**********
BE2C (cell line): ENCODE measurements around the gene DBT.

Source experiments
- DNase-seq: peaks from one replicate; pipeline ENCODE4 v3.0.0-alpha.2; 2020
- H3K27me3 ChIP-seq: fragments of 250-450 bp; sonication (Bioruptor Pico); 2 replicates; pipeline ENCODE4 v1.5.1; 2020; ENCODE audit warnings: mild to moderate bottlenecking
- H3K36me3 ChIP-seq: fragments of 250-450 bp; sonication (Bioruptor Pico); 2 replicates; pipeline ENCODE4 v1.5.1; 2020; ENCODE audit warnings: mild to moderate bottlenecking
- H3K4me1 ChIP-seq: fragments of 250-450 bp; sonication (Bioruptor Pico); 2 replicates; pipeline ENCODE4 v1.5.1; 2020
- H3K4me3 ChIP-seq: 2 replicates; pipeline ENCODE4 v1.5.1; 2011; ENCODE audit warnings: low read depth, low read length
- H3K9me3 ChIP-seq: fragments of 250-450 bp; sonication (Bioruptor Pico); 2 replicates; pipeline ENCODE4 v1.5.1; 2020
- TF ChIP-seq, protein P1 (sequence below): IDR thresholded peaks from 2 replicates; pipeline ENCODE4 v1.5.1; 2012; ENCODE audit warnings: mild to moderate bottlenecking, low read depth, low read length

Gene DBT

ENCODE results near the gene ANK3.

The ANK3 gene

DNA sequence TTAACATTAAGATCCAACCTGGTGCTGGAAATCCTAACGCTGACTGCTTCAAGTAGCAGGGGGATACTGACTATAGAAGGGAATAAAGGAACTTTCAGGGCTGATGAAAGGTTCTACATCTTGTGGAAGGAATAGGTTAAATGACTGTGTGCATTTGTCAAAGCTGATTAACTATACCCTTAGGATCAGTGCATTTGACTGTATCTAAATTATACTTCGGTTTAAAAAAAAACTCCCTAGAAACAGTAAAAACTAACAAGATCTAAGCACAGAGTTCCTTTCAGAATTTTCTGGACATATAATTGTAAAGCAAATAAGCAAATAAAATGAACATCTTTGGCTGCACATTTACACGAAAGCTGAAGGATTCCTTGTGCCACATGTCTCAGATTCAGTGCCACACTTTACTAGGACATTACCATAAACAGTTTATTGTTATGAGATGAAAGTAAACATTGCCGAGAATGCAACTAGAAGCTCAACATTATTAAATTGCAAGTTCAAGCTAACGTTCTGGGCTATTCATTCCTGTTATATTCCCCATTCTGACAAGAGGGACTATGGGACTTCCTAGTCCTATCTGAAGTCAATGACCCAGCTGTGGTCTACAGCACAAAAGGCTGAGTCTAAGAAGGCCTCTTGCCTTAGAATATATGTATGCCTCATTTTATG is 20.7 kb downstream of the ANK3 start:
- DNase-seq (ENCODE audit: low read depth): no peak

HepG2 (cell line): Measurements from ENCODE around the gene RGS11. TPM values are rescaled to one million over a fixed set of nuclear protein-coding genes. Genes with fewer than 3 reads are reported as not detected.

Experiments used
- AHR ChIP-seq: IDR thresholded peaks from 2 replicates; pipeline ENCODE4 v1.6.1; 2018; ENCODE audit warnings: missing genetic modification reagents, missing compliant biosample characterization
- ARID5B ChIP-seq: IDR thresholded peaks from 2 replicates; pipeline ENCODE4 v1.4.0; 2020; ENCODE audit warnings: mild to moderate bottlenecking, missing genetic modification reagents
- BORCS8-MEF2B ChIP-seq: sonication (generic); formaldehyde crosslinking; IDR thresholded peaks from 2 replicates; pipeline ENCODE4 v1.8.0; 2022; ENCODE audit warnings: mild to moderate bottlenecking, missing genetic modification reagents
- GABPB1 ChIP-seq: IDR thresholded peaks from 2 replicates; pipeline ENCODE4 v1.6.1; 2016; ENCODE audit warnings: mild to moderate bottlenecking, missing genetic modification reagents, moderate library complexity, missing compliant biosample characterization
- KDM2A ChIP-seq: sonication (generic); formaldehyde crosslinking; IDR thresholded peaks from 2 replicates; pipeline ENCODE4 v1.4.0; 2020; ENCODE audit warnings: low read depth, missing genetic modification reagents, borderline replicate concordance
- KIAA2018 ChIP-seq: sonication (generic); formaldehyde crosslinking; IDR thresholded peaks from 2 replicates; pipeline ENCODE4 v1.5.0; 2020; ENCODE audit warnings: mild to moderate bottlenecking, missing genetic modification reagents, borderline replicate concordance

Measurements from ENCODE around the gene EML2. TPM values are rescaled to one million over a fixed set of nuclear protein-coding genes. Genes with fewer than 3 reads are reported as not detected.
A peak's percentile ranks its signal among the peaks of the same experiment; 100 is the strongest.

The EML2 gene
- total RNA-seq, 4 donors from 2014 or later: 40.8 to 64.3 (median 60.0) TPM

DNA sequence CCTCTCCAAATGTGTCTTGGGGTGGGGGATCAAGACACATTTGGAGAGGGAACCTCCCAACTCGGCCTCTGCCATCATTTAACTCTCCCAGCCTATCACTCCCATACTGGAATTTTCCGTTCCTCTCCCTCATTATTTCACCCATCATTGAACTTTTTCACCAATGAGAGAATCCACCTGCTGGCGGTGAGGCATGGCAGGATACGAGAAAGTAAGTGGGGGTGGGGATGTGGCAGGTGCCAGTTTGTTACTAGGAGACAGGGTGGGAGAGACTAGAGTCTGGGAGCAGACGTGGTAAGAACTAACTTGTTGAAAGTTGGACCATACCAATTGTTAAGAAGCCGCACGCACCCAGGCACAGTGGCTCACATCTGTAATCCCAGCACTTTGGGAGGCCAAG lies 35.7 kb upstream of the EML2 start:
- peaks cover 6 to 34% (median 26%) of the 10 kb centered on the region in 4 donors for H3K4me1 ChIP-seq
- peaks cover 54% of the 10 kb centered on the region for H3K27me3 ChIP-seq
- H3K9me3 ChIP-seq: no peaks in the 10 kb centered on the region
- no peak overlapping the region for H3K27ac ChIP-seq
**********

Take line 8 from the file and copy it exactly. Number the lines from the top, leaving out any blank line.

- H3K9me3 ChIP-seq: fragments of 250-450 bp; sonication (Bioruptor Pico); 2 replicates; pipeline ENCODE4 v1.5.1; 2020